Have you been convicted of a felony?
Have you been convicted of a significant misdemeanor?
Have you been convicted of three or more misdemeanors?
Do you pose a threat to national security or public safety?
Our firm is prepared to assist individuals who believe they are eligible for the new deferred action explained in this letter. There are many factors that need to be reviewed, to make sure that you fit each specific rule for this program. We can assist with things such as whether you have continuous residence, what documents should be submitted, etc.
We never charge someone to come and talk to us about his or her issues, so there is no risk is calling us. We will do our best to help you apply for this program, but if you are not eligible, we will help you determine what else you may be eligible for, so that you can still apply for legal status in the United States.
US Supreme Court Rejects BIA Deportation Waiver Policy As Arbitrary and Capricious
Last week, the US Supreme Court’s unanimous decision in Judulang v. Holder struck down the Board of Immigration Appeals (BIA) approach for deciding when non-citizens are eligible for a discretionary waiver of deportation under section 212(c) of the Immigration and Nationality Act.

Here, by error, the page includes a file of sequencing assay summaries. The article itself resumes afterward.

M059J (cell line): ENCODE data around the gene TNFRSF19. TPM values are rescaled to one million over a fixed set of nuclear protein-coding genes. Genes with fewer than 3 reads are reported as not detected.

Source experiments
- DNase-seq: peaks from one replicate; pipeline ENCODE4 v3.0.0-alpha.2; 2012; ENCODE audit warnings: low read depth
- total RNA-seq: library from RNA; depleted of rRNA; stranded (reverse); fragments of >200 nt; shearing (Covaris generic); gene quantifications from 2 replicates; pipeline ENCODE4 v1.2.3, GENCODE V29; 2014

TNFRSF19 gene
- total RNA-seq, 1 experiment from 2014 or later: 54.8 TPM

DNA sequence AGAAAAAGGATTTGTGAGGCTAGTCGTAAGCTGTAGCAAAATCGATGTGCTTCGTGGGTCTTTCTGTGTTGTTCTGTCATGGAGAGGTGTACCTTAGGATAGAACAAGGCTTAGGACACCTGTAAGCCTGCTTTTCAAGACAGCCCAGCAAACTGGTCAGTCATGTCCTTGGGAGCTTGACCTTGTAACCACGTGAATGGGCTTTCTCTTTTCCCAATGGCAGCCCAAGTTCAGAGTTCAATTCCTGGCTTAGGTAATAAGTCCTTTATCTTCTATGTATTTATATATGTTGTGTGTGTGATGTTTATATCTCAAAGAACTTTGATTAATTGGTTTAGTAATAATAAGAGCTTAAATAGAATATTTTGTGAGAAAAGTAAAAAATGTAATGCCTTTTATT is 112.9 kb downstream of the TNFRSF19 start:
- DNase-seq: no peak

Mr. Judulang had been in proceedings to be removed from the United States on the ground that he had committed an “aggravated felony” involving a “crime of violence.” The BIA ruled that a “crime of violence” was not “comparable” to any ground for exclusion, rendering Mr. Judulang ineligible for Section 212(c) relief. The Ninth Circuit Court of Appeals affirmed this decision before it was accepted by the Supreme Court.
In its unanimous decision written by Justice Kagan, the Supreme Court held that the BIA policy for deciding when resident aliens may apply to the Attorney General for relief from deportation under INA section 212(c) is “arbitrary and capricious.” The Court highlighted that:
“The comparable-grounds approach does not rest on any factors relevant to whether an alien (or any group of aliens) should be deported. It instead distinguishes among aliens – decides who should be eligible for discretionary relief and who should not – solely by comparing the metes and bounds of diverse statutory categories in which an alien falls. The resulting Venn diagrams have no connection to the goals of the deportation process or the rational operation of the immigration laws.”
In conclusion, the Court ruled,
“We must reverse an agency policy when we cannot discern a reason for it. That is the trouble in this case. The BIA’s comparable-grounds rule is unmoored from the purposes and concerns of the immigration laws. It allows an irrelevant comparison between statutory provisions to govern a matter of the utmost importance—whether lawful resident aliens with longstanding ties to this country may stay here. And contrary to the Government’s protestations, it is not supported by text or practice or cost considerations. The BIA’s approach therefore cannot pass muster under ordinary principles of administrative law.